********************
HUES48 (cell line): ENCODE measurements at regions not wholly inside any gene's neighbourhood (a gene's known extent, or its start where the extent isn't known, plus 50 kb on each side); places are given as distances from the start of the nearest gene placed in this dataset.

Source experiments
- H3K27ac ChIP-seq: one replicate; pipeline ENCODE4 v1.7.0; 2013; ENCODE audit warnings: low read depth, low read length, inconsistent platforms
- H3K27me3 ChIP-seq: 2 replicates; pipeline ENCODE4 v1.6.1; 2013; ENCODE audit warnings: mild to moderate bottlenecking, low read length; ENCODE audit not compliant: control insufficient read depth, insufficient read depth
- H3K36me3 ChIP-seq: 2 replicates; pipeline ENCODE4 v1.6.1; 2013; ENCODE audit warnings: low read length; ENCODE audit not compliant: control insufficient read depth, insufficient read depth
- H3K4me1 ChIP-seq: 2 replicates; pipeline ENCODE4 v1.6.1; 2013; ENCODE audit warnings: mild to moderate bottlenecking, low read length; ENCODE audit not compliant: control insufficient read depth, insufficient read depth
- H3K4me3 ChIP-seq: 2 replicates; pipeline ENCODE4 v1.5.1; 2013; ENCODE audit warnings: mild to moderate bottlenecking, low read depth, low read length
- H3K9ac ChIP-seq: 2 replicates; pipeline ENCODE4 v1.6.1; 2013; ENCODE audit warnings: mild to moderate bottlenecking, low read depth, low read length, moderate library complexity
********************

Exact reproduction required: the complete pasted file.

HUES48 (cell line): ENCODE measurements at regions not wholly inside any gene's neighbourhood (a gene's known extent, or its start where the extent isn't known, plus 50 kb on each side); places are given as distances from the start of the nearest gene placed in this dataset.

Source experiments
- H3K27ac ChIP-seq: one replicate; pipeline ENCODE4 v1.7.0; 2013; ENCODE audit warnings: low read depth, low read length, inconsistent platforms
- H3K27me3 ChIP-seq: 2 replicates; pipeline ENCODE4 v1.6.1; 2013; ENCODE audit warnings: mild to moderate bottlenecking, low read length; ENCODE audit not compliant: control insufficient read depth, insufficient read depth
- H3K36me3 ChIP-seq: 2 replicates; pipeline ENCODE4 v1.6.1; 2013; ENCODE audit warnings: low read length; ENCODE audit not compliant: control insufficient read depth, insufficient read depth
- H3K4me1 ChIP-seq: 2 replicates; pipeline ENCODE4 v1.6.1; 2013; ENCODE audit warnings: mild to moderate bottlenecking, low read length; ENCODE audit not compliant: control insufficient read depth, insufficient read depth
- H3K4me3 ChIP-seq: 2 replicates; pipeline ENCODE4 v1.5.1; 2013; ENCODE audit warnings: mild to moderate bottlenecking, low read depth, low read length
- H3K9ac ChIP-seq: 2 replicates; pipeline ENCODE4 v1.6.1; 2013; ENCODE audit warnings: mild to moderate bottlenecking, low read depth, low read length, moderate library complexity